At the Homework Club in Thousand Oaks, a sunny 11-year-old named Gio is working out the pronunciation of “Socrates” on his social studies vocabulary list.
Gio has been coming to these sessions for four years and keeps showing up because his grades keep going up.
On this January afternoon, a dozen children as young as 6 sit at tables in the low-slung community room of the Los Arboles Apartments just down the road from Cal Lutheran’s main campus. A sign on the wall advertises the program’s “carrot cake and stick” approach to rewarding pupils. They receive their snack only after finishing homework and an hour’s reading.
For 16 years, the Area Housing Authority of Ventura County has teamed up with Cal Lutheran to match undergrads with first- through eighth-graders who live at low-income housing complexes run by the public agency in Thousand Oaks, Moorpark and Camarillo.
Through personalized after-school sessions, students help the children successfully complete homework, hone study skills and learn the steps that lead to college admission.
“There is more to life than just getting a high school diploma,” said Willbert Gonzalez ’09, who tutored for the Homework Club all four years at Cal Lutheran. “At-risk kids have an opportunity they may not know about.”
About 10 Cal Lu undergrads work with approximately 85 kids each semester in the joint effort, which won the 2010 Partnership Innovation Award of Excellence from the National Association of Housing Officials. Tutoring is free to the kids; the college students get paid through the federal work-study program.
Tutors are not much older than the kids. On the day I visited, 18-year-old freshmen Stella Bautista and Hector Rodriguez were in charge. Gio sat a few feet away with his vocabulary sheet.
“Instead of doing my homework alone, I know I have the right answer. And I can do it with friends,” says the sixth-grader, who wants to be a lawyer or an actor when he grows up.
The Homework Club gives children support unavailable to them at home.
“Some parents don’t have the knowledge and can feel lost and confused,” said Bautista, a psychology and criminal justice major from Hollywood.
The way Rodriguez sees it, the program bridges divides in schools.
“Kids struggle with going to the teacher for help. It isn’t always the easier option. Here the environment is calm, and that helps them improve their grades,” he said.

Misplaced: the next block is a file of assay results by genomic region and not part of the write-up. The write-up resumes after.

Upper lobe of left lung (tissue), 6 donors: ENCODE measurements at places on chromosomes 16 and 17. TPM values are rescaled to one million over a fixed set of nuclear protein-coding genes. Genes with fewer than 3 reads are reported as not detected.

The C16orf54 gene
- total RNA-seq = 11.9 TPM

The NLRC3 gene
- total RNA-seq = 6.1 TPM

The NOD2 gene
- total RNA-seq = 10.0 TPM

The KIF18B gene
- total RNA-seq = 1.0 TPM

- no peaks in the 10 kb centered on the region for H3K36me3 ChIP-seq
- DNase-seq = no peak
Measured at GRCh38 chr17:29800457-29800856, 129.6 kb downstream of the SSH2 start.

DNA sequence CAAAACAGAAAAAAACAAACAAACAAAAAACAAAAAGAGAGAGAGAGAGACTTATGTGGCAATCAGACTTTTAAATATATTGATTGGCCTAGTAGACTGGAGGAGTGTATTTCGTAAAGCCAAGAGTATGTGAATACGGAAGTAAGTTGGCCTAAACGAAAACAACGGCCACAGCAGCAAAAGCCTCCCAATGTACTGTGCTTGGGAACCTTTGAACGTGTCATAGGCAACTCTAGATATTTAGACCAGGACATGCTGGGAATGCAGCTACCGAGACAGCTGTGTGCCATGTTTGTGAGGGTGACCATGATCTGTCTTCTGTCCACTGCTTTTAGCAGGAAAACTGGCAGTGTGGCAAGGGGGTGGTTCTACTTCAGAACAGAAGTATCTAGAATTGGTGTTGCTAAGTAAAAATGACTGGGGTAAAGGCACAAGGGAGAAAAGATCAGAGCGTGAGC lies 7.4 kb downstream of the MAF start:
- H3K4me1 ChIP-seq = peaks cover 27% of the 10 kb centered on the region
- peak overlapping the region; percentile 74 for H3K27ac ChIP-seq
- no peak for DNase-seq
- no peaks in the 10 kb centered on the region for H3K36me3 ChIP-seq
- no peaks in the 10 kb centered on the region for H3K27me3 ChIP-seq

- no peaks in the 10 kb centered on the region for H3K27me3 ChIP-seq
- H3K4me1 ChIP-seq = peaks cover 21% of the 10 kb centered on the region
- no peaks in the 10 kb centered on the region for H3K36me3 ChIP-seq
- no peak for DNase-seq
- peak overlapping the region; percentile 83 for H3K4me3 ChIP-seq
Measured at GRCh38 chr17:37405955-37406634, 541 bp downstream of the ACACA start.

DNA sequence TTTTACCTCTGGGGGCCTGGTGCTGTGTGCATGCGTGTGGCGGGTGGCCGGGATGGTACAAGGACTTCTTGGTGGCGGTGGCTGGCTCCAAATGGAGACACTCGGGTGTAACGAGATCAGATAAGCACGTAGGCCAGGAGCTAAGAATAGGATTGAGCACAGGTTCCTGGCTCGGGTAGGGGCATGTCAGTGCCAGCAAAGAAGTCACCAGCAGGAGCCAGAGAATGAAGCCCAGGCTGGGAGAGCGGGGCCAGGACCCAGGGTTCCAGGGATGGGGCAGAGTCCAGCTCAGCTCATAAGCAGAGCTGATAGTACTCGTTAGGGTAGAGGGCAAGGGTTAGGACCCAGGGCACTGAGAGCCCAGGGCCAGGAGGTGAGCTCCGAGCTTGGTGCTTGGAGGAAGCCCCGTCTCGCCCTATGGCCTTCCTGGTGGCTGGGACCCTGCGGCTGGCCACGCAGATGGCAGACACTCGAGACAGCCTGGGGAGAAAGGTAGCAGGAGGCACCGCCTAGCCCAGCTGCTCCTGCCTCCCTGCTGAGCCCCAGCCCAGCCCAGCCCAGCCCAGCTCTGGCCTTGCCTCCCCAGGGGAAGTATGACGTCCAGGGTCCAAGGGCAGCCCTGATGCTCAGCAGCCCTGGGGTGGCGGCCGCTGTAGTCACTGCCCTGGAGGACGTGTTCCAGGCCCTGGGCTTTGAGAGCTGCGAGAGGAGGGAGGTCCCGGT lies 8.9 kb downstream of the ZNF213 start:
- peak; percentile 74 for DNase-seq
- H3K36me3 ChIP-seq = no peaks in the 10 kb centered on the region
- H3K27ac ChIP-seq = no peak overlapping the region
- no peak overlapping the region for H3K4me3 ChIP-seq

Rodriguez is the first in his family to attend college.
“I was shocked when I was accepted to CLU. It was magical,” said the music major.
The biggest challenge he faces as a tutor is the wide range of ages.
“It takes time to figure out what each individual’s needs might be,” he said. Rodriguez grew up in the San Fernando Valley and informally helped his high school classmates with their studies.
Experience as a tutor has helped Gonzalez, who graduated with a degree in marketing communication, to serve in his current post as a property manager at the Housing Authority of the City of San Buenaventura.
“The tutoring brought to light the fact each person has their own story. Things go smoother when you treat everyone as an individual,” he said.
So critical is the participation of Cal Lutheran students, the Homework Club runs on the university’s academic calendar, said Alejandra Toledo ’14, a former tutor who now coordinates the program as a housing authority employee.
“Without them, there would be no program,” added her colleague Anna Diaz.
For 12-year-old Jackie, one-on-one attention from college students helps her stay on top of studies.
“They help me with questions on my homework and then make sure I understand every answer,” said Jackie, who plans to go to college to become a vet, a doctor or a soccer star.
Ali Niazi has aged out of the program, but his grades as a junior at Thousand Oaks High School continue to make his parents proud and open the door to college, he said. “Before the tutoring, I didn’t have a thought beyond high school.”
Colleen Cason is an award-winning journalist and longtime columnist for the Ventura County Star. A Thousand Oaks resident, she has served as adviser to The Echo student newspaper and as a communications specialist for nonprofit organizations.